Traveling in Difficult Times

I’ve been feeling overwhelmed by all the news in the United States over the last several weeks. So much so that it has made it difficult to write about our travels. I am distracted and distressed by it all. And when I do get a post up it feels utterly tone deaf amidst a sea of righteous protests and outrages.

Rest assured that I have been registering my dissent from afar. I have asked my representatives to vote against discrimination and for protecting our natural resources, against Betsy DeVos and for health care access. So far my representatives have voted along party lines. (One of my newly elected representatives once said that he wouldn’t own slaves himself but also wouldn’t stop someone else from owning them if they wanted to. So you can imagine how effective my outreach to him has been.)

The urge to go home and join the fight in person is strong, but so is the urge to keep going. I want to finish what I started, to fulfill the gift of this year that I gave to myself. I want to meet people with different life histories, learn about their culture, art, and music. I want to walk the roads of the people of the past, the ones whose names we don’t remember, but who once baked bread and made shoes and perhaps fought against tyranny themselves. And when I come back, I hope I am a better human for it.

My sincerest hope for all of you reading this is that you take the time to travel. It expands your heart and mind. Oh, you will be in situations that are wholly new and anxiety producing when you travel. But then you get through it, and you’re fine, and when you go home and encounter something different there you’ll be able to say, “I’ve been here before.” And the encounter – whatever it is – won’t have any power over you.

I am not naive. What is being fought for is vitally important. I am not suggesting that you stop. Nor am I under the delusion that everyone has the resources it takes to travel. I worked for fifteen years and made unchangeable life choices to be able to take this year off. Still, even a small trip outside of what you know can be life changing.

Here are a few ideas:

Start local: Go to a nearby city that’s bigger than yours and visit a museum or a science center. Your hometown might have one too, but make the effort to see what your neighbors are offering. If you’re feeling really brave, call up a local office for a religion that is not your own and ask if you can take a tour of their church/temple/mosque. At the very least you’ll have a new story to tell.

Go camping: Anyone who knows me knows I do not like camping. My luggage tag reads “I love not camping” for gawd’s sake. It’s not my thing. But I fell in love with the National Parks on the first part of this trip. Even your nearest state park is a marvel. Someone you know probably has camping equipment you can borrow (or maybe you just need to dust off the stuff that’s been in your garage all these years). Make sure you go to the Visitor’s Center.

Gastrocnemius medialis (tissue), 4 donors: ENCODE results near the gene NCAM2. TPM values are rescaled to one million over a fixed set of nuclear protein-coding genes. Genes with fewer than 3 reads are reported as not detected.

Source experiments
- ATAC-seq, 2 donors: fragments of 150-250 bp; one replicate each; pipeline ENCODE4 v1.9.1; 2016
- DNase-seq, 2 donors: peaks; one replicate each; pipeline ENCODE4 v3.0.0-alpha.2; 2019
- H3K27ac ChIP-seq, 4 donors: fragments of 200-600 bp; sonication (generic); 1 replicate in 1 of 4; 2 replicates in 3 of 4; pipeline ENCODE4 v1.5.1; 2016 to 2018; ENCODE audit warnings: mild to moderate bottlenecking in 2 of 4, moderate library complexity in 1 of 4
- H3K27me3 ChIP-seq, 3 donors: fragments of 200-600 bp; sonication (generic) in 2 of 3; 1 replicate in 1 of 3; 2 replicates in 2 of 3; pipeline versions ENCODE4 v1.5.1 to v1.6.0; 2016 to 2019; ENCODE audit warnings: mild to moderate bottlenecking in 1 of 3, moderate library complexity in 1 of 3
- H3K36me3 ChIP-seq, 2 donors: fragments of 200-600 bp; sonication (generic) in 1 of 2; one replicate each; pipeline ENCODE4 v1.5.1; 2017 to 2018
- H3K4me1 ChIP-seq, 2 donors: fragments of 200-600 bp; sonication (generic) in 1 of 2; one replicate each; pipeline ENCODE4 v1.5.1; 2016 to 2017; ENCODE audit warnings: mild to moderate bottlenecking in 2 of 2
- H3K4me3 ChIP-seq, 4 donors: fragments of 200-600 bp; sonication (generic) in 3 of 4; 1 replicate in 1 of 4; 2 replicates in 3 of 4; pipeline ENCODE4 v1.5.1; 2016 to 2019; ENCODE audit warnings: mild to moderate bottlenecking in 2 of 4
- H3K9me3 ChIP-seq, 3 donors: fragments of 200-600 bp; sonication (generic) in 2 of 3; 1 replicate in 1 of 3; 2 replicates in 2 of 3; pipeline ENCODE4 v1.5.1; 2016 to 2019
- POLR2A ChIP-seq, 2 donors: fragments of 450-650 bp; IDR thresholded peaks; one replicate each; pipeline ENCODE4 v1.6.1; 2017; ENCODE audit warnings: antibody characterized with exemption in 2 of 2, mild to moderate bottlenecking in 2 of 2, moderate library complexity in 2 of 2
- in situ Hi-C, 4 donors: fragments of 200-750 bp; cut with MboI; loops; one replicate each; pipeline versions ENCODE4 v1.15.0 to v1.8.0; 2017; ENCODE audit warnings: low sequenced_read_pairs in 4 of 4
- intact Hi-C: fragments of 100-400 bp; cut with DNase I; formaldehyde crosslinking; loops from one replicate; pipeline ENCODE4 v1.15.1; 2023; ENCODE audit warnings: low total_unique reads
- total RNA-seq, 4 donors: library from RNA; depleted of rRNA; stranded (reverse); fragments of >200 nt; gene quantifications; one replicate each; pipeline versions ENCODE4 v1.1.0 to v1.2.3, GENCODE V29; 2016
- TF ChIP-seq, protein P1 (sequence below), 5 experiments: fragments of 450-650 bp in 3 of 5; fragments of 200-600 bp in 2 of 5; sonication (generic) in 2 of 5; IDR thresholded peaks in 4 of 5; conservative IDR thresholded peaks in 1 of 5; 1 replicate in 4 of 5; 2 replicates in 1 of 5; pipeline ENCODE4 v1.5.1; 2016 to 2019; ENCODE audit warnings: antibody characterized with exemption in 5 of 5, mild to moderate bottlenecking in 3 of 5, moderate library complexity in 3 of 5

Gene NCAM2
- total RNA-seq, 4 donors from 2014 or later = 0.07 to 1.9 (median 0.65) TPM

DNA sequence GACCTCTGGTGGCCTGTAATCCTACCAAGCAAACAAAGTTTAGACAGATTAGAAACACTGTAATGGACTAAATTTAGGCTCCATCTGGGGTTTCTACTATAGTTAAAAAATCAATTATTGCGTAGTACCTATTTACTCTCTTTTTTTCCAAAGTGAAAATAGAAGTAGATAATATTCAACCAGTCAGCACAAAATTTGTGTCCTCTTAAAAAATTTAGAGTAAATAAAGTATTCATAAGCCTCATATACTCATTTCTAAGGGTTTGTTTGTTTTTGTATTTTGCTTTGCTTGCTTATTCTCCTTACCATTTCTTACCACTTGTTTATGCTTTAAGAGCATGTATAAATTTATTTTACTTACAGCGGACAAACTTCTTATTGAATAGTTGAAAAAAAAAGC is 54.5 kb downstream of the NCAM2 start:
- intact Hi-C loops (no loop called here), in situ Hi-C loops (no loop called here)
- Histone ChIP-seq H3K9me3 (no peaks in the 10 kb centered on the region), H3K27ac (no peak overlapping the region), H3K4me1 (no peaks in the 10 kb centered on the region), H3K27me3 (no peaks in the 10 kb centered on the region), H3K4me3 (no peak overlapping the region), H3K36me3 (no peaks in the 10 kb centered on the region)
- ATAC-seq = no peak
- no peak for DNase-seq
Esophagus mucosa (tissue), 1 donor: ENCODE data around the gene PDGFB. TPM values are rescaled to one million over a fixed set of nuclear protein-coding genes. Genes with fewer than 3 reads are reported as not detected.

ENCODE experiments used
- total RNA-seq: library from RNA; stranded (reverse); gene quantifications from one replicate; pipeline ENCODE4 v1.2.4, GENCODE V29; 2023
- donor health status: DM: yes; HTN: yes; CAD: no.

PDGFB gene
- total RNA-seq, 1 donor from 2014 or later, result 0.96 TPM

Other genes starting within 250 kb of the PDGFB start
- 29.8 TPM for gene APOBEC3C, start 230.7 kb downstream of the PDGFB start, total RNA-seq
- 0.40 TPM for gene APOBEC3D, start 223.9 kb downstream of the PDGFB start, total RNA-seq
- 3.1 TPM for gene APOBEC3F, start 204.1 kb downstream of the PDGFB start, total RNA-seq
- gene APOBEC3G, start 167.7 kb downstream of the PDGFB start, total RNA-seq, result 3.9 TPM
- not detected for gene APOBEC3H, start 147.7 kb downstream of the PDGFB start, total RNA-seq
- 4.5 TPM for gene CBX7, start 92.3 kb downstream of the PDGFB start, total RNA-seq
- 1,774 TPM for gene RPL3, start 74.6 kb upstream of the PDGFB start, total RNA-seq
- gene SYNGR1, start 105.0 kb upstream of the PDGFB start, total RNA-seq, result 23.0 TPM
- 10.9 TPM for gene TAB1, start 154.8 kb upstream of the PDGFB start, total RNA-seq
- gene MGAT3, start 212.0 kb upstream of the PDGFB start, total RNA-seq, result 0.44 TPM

Travel together: Some of my first travel experiences were with a group of friends. We’d find someplace beautiful we wanted to visit and pooled our resources. When six people are renting a single house in Mexico the $250 per night price tag is much more manageable. Just make sure everyone is clear that you’re not obligated to do everything together. It’s a vacation, after all. You can split up and still have a lovely time. And you’ll have stories to tell each other when you come back.

Go far, stay cheap: For those of you with a bit more time available, consider traveling someplace like Thailand. The flight will cost you, but after that everything is very inexpensive. And almost everyone there speaks English.

Consider a cultural tour: Some friends and I once took a two week vacation in Bali that included daily yoga and a cultural tour. I can’t say I enjoyed the yoga that much, but the tour was fascinating. I learned more about Bali and it’s people than I ever could have on my own. Plus, we were able to access the temples (including participating in a few rituals) and meet master artists. The downside is that you’re locked into the tour itinerary, but that’s not always such a bad thing.

**

A few of my friends have told me that when they need a break from their news feeds they check in on this blog to clear their heads for a bit. It has been reassuring for me to hear that. We intend to continue for now, and hope that our sharing will inspire you to stretch your own wings a bit.

Going someplace new will remind you that everyone everywhere is learning about life. We must fight for what we believe to be right, but it is equally important to maintain our own humanity. Take a trip somewhere new. Talk to someone who has a different life experience than you. You’ll be better for it.

arcosdelafrontera
Arcos de la Frontera in Spain. Photo by R.

2 thoughts on “Traveling in Difficult Times

  1. T, your words, as you are yourself, are an inspiration spawned from both hope and experience. I never fail to take away something new to add to my attache of beliefs and norms. Your advice to travel, to do things you normally wouldn’t do haven’t fallen on deaf ears. In fifty (50) days I will be off for a cultural tour of the Netherlands, Belgium, and Luxembourg. Not exactly Thailand or Bali, but seeing as I’ve never been to any of these places nor have ever been on a tour – let alone not travelled alone, I am both anxious and excited to see, do, meet new “everything”. Don’t let what’s going on here dampen your travels too much; all of this “stuff” will be here when you return.

    Liked by 1 person

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